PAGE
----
James Jones was born 6 November 1921, and died 9 May 1977
- I write to reach eternity.
- That was one of the virtues of being a pessimist: nothing was ever as bad as you thought it would be.
- I believe it is good for an American writer to get outside his country — outside his continent — and see it from a vantage point outside its pervading emotional climate.
- This place [the army] is hell. They herd you around like cattle; they order you around like dogs; they work you like horses; and they feed you like hogs.
- I don’t think people like to read about themselves or about others as they really are. It would be too horrifying.
- You have to really work at it to write. I guess there has to be talent first; but even with talent you still have to work at it.
- I think that a classic style in writing tends to remove the reader one level from the immediacy of the experience. For any normal reader, I think a colloquial style makes him feel more as though he is within the action, instead of just reading about it.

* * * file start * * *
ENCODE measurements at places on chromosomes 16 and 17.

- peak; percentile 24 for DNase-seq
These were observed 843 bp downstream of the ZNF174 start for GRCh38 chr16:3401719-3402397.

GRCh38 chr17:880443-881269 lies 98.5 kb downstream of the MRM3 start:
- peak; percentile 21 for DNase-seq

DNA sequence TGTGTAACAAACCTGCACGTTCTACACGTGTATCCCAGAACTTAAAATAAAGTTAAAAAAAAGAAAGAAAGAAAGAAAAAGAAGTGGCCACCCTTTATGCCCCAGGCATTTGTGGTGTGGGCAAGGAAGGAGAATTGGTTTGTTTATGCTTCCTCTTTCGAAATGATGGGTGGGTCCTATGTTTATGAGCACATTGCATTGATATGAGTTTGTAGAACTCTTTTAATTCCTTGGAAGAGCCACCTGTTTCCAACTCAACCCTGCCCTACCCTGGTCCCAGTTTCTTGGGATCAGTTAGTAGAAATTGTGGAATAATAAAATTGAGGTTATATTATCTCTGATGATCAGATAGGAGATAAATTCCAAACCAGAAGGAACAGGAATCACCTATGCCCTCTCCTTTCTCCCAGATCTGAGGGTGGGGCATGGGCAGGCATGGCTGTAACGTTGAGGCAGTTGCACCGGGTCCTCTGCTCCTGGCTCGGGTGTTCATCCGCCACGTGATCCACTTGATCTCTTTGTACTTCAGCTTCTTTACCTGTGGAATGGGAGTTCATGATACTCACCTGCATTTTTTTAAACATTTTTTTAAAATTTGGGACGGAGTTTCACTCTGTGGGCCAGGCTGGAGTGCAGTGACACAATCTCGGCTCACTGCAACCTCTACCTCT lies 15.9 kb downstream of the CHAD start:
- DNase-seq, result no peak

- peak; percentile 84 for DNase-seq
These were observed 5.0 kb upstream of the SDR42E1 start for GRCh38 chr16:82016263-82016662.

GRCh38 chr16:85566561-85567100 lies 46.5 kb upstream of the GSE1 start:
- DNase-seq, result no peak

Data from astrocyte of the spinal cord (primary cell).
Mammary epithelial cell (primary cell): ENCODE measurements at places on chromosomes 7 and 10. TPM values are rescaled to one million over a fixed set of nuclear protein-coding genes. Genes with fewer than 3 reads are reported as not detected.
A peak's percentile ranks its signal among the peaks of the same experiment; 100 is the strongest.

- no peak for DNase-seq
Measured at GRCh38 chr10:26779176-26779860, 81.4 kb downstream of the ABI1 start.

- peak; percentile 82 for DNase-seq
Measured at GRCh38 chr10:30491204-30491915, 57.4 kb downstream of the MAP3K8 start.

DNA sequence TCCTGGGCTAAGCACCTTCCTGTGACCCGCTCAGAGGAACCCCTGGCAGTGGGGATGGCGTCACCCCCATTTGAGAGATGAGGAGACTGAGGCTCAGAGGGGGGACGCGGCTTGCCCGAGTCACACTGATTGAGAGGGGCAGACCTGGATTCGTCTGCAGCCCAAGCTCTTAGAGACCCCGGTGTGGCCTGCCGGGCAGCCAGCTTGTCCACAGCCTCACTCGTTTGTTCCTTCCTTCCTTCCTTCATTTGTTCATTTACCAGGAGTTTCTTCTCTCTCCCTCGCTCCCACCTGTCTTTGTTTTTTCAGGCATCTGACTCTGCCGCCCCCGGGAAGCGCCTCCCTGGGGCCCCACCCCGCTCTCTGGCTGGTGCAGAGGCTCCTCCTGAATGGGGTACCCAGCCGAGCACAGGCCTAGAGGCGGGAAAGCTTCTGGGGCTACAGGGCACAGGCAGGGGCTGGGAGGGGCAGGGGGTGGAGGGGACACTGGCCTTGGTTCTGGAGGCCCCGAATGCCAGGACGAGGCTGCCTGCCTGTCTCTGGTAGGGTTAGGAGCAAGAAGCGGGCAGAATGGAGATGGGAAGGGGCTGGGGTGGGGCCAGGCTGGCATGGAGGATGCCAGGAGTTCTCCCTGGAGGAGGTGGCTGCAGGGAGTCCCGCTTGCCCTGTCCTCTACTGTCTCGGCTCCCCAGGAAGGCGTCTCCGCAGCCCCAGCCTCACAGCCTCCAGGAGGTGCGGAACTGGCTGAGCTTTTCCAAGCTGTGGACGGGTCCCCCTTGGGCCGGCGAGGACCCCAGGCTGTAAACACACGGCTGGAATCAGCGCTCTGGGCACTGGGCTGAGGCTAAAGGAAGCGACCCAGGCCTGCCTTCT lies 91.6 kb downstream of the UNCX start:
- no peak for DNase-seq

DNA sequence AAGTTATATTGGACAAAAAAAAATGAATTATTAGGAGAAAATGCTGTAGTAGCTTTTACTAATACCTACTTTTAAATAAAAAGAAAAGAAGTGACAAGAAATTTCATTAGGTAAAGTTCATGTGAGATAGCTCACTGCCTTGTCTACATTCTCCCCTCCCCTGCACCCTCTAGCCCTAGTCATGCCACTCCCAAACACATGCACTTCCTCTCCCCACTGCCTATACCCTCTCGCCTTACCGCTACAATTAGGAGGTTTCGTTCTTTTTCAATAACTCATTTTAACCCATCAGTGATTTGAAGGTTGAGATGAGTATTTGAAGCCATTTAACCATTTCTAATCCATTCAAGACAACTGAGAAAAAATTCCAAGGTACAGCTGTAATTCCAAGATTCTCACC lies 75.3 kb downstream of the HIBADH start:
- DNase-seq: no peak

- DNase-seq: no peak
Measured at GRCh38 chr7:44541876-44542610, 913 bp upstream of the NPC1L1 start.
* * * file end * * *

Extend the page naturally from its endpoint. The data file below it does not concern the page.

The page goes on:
- Old soldiers never die, they write novels.
- The quality which makes man want to write and be read is essentially a desire for self-exposure and masochism.
- Having a little talent as a writer is like having a little talent as a brain surgeon.
James Jones was an American author. He won the 1952 National Book Award for his first published novel, From Here to Eternity, which was adapted for film and made into television series a generation later. His other novels include The Thin Red Line and Whistle.
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